Writing/Tuhituhi: primary schooling

What We Have Found

National Standards results show that 71.2% of Year 1 to 8 students are achieving at or above the National Standards in writing in 2016: a slight decrease of 0.3 percentage points from 2015. The proportions of Māori and Pasifika that are reaching the standards are lower than the overall proportion of students reaching the standards.

Ngā Whanaketanga Rumaki Māori Tuhituhi results show that, in 2016, 58.0% of students achieved either manawa ora or manawa toa for tuhituhi.

Date Updated: August 2017

Indicator Description

This writing/tuhituhi indicator draws on two sources of information:

For state and state-integrated schools that use the New Zealand Curriculum, a summary of the National Standards writing results are used. National Standards results are based on Overall Teacher Judgements (OTJs) about whether students in Years 1-8 are achieving at a level 'well below', 'below', 'at', or 'above' the national standard in writing for their year level.

For state and state-integrated kura and schools that use Te Marautanga o Aotearoa (mainly Māori medium education schools), the Ngā Whanaketanga Rumaki Māori results in the tuhituhi (writing) skill area are used. Ngā Whanaketanga Rumaki Māori are the Māori medium equivalent of National Standards.

Where other related indicators have international comparisons based on international education studies, writing was not a specific focus area in Trends in International Mathematics and Science Study (TIMSS) or Progress in International Reading Literacy Study (PIRLS) from which the international comparisons for the mathematics/pāngarau and reading/pānui indicators were taken.

Why This Is Important

In 2017, the Government set a target of 80% of Year 8 students will be achieving at or above the National Standard in writing, or at Manawa Ora or Manawa Toa in Ngā Whanaketanga Rumaki Māori tuhituhi.

Written language is a vital medium for communication, accessing information, developing cultural, social and personal identity, national awareness, and for understanding other perspectives. Students encounter a range of written language forms in a variety of settings; in the home, school, and community.

Writing enables students to gather, process, and present information, as well as to express themselves creatively. When students have opportunities to write for an audience, they can communicate across time and location, enabling wider participation in society and the global community. Moreover, reading and writing are foundation literacy skills critical for students to have in order to meet the demands of almost all learning areas in the New Zealand Curriculum and Te Marautanga o Aotearoa.

Progress Against Target

The Government set a target of 80% of Year 8 students will be achieving at or above the National Standard in writing, or at Manawa Ora or Manawa Toa in Ngā Whanaketanga Rumaki Māori tuhituhi.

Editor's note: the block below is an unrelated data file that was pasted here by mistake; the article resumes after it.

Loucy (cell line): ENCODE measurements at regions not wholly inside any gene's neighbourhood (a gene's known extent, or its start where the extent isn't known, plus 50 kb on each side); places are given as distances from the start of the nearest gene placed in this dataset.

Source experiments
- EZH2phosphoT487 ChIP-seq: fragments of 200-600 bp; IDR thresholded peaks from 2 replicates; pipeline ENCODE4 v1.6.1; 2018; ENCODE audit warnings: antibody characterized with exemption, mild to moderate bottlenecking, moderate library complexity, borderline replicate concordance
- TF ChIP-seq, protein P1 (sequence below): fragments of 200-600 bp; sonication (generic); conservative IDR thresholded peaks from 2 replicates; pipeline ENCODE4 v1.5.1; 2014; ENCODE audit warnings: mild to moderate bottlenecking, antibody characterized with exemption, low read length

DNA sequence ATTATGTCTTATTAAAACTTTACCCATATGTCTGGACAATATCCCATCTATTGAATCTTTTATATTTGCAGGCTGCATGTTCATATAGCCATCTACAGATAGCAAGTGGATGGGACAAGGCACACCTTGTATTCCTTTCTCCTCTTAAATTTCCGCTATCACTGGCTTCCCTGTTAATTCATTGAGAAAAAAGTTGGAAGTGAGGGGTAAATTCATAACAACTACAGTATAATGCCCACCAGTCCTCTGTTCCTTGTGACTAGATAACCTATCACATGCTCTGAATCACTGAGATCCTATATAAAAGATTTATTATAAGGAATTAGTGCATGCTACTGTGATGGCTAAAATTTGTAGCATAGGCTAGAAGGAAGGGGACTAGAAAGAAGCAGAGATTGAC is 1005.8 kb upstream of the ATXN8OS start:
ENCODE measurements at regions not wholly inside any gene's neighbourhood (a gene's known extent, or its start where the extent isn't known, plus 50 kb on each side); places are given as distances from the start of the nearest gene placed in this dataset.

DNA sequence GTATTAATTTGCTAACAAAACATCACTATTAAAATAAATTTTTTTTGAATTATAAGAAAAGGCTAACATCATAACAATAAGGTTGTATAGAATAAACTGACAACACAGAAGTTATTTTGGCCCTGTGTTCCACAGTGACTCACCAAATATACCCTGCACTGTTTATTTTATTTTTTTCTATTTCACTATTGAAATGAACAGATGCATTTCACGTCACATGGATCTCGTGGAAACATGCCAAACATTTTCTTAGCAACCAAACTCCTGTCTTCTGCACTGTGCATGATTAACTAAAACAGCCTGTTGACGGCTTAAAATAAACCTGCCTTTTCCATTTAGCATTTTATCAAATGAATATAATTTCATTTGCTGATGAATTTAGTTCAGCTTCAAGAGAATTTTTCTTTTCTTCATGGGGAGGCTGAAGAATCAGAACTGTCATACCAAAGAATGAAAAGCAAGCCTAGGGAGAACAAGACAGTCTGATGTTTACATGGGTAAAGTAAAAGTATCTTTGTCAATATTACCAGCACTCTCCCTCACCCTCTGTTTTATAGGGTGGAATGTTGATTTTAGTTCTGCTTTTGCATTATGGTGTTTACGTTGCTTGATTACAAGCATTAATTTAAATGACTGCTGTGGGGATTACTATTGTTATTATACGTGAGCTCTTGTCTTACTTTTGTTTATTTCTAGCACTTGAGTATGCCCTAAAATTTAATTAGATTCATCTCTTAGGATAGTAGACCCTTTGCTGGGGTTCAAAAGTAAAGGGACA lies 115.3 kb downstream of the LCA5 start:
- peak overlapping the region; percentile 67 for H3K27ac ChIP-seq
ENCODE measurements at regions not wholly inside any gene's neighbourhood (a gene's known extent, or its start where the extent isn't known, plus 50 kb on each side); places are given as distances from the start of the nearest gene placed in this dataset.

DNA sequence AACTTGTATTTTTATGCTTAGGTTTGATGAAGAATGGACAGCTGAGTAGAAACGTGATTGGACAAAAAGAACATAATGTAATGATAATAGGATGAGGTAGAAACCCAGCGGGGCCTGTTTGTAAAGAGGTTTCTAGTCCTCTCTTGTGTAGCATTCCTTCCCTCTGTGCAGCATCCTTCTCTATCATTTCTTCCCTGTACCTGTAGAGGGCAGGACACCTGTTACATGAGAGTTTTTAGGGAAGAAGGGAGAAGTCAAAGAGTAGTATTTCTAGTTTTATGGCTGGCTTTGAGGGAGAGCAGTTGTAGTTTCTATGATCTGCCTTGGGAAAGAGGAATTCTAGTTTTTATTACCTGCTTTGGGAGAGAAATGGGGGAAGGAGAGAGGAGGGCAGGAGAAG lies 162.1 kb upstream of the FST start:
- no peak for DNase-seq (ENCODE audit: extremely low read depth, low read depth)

In 2016, 69.2% of students at the end of year 8 were achieving at or above the National Standard in writing, or at Manawa Ora or Manawa Toa in Ngā Whanaketanga Rumaki Māori tuhituhi. This is an increase of 3.9 percentage points since 2012. Limited progress is being made towards this target, but faster improvement is required to reach it by the end of 2021.

Figure 1: Proportion of students 'At'/'Above' or 'Manawa Ora'/'Manawa Toa' in Writing/Tuhituhi

National Standards: Writing

2016 was the fifth year that schools which use the New Zealand Curriculum were required to report their National Standards results. Students can achieve at, above, below or well below the standard for their year level. The 2011 year saw the transition into National Standards data collection, and the data from that transition year has been excluded from analysis in this indicator. Of the 2,081 schools with Year 1-8 students which used the New Zealand curriculum in 2016, 2,063 provided National Standards data for writing.

How We Are Going

In 2016, the proportion of students that were achieving at or above the National Standard in writing for their year level was slightly less than in 2015 (71.2% in 2016 compared with 71.5% in 2015).

Since 2012, Girls are consistently achieving much higher than Boys and Māori and Pasifika are the lowest of the ethnic groups.

Figure 2: Proportion of students achieving at or above the National Standards for writing (2012-2016)

Footnote

  1. Statistics that include the 2011 National Standards results can be found under the National Standards section of the Education Counts website.

Ethnic Group

In 2016 European/Pākehā students had the highest proportion of students learning at or above the writing standard (77.1%), which was 2.8 percentage points higher than Asian (74.3%). Māori (61.6%) and Pasifika (60.5%) had the lowest rates.

These proportions have decreased slightly across all ethnicities since 2015. The proportion of Māori, Pasifika, Asian and European/Pākehā at or above the standard has decreased by 0.2, 0.1, 0.5 and 0.3 percentage points respectively since 2015.

Figure 3: Proportion of students achieving at or above National Standards for writing, by ethnic group
(2013-2016)

Gender

The proportion of Year 1 to 8 male students achieving at or above the standard in writing is lower than that of female students. In 2016, 79.4% of females achieved at or above the standard compared to 63.4% of males. This gender difference (16.0 percentage points) has increased slightly by 0.5 percentage points on the difference in 2015.

Figure 4: Proportion of students achieving at or above the National Standards for writing,
by gender (2012-2016)

Decile

Decile provides a measure of the socio-economic status of a school’s student body: the lower a school’s decile is, the lower their school community’s socio-economic status is. There is a clear relationship between school decile and National Standards achievement; as decile increases so does the proportion of students achieving at or above the standard for writing. In 2015 and 2016 the same general trend from lowest to highest decile is seen. The difference between decile 1 (54.9%) and decile 10 (81.5%) in 2016 was 26.6 percentage points.

Figure 5: Proportion of students achieving at or above the National Standards for writing, by decile
(2015-2016)

Year Level

National Standards information is collected after a student has been at school for one year, after two years’ attendance, after three years’ attendance, and then annually for students in year levels four to eight. Because of differing assessment criteria and assessment tools for the different year level standards, direct comparisons of performance between year levels are fraught. Comparisons within year levels, across time, do not carry the same issues.

Between 2015 and 2016, there has been a decrease in the proportion of students at or above standard in writing within the first four years of schooling by 0.1 to 1.4 percentage points.

Figure 5: Proportion of students achieving at or above the National Standards for writing, by year level
(2012-2016)

Ngā Whanaketanga Rumaki Māori: Tuhituhi